Polyvictimization and Adolescent Health and Well-Being in Ethiopia: The Mediating Role of Resilience
International journal of environmental research and public health
Ethiopia; adolescence; gender; mental health; path analysis; physical health; polyvictimization; resilience
Interpersonal violence is a pervasive experience affecting one billion children and adolescents annually, resulting in adverse health and well-being outcomes. Evidence suggests that polyvictimization, the experience of multiple forms of violence, is associated with more harmful consequences for adolescents than experiencing individual types of violence, although data from low-and middle-income countries are limited. This study analyzed data on over 4100 adolescents from the Gender and Adolescence, Global Evidence Study in Ethiopia to examine the association between polyvictimization and adolescent mental and physical health and the mediating role of resilience using linear regression and path analysis. We hypothesized that adolescents experiencing polyvictimization would experience worse mental and physical health than those experiencing no types or individual types of victimization, and that resilience would mediate these relationships. Half of sampled girls and over half of boys experienced polyvictimization. Among both sexes, polyvictimization was associated with worse mental but not worse physical health. Resilience mediated the association between polyvictimization and mental health among girls only. Strengthening resilience among girls may be an effective avenue for mitigating polyvictimization's negative mental health effects, but additional research and programming for preventing and identifying polyvictimized adolescents and linking them to care is needed.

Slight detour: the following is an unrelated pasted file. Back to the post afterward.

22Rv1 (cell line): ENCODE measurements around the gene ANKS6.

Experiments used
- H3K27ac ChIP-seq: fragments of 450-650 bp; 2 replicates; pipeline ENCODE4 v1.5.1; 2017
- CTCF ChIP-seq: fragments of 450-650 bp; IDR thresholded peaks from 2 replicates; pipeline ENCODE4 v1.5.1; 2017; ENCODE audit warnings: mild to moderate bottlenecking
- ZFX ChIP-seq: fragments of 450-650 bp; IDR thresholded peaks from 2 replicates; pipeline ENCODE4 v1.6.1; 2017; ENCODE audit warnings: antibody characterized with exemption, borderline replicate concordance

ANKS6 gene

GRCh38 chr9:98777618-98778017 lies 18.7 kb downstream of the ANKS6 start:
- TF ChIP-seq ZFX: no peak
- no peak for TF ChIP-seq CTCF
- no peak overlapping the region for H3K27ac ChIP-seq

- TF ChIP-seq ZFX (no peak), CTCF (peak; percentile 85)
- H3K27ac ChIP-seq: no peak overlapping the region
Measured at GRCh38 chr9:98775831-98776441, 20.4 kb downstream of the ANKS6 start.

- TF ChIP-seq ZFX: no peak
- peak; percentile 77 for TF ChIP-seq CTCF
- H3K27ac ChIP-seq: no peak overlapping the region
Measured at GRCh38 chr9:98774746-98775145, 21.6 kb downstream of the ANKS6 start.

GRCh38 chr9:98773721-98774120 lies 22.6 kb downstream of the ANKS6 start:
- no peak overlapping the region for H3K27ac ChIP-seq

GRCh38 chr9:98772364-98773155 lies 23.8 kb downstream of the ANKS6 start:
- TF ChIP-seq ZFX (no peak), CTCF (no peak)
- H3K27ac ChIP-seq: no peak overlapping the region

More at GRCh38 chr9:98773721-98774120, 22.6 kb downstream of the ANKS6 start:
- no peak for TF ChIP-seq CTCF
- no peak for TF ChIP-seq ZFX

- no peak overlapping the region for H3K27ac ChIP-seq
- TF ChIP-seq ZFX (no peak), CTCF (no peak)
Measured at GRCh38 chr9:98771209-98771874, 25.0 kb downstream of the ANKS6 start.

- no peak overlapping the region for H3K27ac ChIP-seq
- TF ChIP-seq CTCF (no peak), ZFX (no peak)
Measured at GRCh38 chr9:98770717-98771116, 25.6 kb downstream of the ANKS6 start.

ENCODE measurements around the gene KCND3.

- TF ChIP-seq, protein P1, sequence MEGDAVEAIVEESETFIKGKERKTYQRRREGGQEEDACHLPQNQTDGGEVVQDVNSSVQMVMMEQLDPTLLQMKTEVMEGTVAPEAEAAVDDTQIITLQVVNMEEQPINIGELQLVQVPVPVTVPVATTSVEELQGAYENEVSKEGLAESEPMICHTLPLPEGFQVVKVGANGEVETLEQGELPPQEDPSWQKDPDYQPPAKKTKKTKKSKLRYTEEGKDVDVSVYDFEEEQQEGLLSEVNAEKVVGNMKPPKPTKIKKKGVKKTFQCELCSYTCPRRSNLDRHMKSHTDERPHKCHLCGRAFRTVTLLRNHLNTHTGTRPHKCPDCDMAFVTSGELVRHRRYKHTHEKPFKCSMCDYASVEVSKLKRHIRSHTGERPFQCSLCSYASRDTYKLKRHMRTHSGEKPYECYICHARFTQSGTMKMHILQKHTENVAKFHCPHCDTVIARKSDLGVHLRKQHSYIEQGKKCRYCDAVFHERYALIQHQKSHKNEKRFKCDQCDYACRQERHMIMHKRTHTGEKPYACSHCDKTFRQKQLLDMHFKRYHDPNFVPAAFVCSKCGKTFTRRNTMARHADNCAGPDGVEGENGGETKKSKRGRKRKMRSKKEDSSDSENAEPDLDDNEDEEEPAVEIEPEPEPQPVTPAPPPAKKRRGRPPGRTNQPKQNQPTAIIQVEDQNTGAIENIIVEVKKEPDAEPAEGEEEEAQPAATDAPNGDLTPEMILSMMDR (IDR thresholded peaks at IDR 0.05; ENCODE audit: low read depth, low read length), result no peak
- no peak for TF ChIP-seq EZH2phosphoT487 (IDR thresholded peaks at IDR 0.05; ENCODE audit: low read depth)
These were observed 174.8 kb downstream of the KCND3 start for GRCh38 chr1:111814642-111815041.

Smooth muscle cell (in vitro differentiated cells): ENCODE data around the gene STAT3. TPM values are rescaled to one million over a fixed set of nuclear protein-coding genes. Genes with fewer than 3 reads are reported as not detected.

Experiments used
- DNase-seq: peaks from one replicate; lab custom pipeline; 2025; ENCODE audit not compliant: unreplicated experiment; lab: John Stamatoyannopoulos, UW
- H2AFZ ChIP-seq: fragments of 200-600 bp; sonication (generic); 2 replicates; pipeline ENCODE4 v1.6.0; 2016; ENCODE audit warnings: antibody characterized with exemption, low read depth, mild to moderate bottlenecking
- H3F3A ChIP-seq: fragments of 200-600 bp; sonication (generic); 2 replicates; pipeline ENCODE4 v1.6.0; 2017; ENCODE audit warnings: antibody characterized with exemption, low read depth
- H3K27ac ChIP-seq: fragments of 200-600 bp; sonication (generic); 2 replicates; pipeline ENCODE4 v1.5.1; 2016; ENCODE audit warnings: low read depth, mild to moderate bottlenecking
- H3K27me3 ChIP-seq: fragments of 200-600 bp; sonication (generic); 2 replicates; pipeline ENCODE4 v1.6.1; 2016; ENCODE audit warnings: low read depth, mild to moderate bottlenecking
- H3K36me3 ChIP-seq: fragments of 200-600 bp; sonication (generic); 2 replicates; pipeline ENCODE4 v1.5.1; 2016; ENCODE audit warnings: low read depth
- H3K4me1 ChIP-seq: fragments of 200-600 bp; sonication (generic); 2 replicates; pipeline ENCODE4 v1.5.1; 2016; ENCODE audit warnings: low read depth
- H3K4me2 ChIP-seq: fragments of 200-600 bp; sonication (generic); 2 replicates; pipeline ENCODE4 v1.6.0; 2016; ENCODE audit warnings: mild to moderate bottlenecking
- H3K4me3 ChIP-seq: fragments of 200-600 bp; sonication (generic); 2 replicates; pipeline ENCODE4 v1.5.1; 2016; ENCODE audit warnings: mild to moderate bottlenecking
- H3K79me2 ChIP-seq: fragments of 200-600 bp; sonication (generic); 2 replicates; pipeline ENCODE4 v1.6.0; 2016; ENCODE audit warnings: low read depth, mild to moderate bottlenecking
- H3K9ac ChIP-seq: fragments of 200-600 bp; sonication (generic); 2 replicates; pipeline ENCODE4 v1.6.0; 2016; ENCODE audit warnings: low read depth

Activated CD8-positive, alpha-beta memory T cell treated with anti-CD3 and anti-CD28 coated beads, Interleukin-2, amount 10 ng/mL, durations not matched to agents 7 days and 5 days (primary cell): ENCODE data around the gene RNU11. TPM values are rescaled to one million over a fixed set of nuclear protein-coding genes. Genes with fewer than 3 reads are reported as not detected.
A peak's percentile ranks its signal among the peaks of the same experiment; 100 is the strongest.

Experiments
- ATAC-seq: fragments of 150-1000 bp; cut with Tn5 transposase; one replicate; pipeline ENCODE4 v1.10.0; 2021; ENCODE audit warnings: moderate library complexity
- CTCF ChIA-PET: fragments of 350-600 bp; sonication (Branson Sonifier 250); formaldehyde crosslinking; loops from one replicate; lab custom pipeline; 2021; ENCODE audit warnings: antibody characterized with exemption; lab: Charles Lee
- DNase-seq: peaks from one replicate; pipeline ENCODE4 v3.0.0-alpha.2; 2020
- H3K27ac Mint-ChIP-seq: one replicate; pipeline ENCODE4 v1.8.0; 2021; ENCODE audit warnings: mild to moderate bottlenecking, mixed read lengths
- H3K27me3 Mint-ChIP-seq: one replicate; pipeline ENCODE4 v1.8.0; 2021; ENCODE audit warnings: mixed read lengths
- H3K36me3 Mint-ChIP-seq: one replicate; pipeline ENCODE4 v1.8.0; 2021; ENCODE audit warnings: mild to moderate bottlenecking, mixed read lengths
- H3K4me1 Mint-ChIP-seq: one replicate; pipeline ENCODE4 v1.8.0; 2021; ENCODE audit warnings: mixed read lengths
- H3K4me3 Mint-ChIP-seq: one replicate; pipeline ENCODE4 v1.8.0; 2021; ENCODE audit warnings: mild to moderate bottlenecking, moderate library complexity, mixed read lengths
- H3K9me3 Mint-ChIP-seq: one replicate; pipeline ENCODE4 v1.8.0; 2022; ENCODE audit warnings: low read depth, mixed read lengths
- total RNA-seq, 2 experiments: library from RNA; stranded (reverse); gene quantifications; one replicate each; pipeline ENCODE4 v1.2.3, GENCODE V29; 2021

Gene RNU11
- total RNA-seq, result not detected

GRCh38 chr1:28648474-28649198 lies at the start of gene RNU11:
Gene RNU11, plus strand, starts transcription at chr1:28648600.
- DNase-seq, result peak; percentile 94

Miller, Lior; Butera, Nicole M.; Ellsberg, Mary; and Baird, Sarah, "Polyvictimization and Adolescent Health and Well-Being in Ethiopia: The Mediating Role of Resilience" (2023). GW Authored Works. Paper 3411.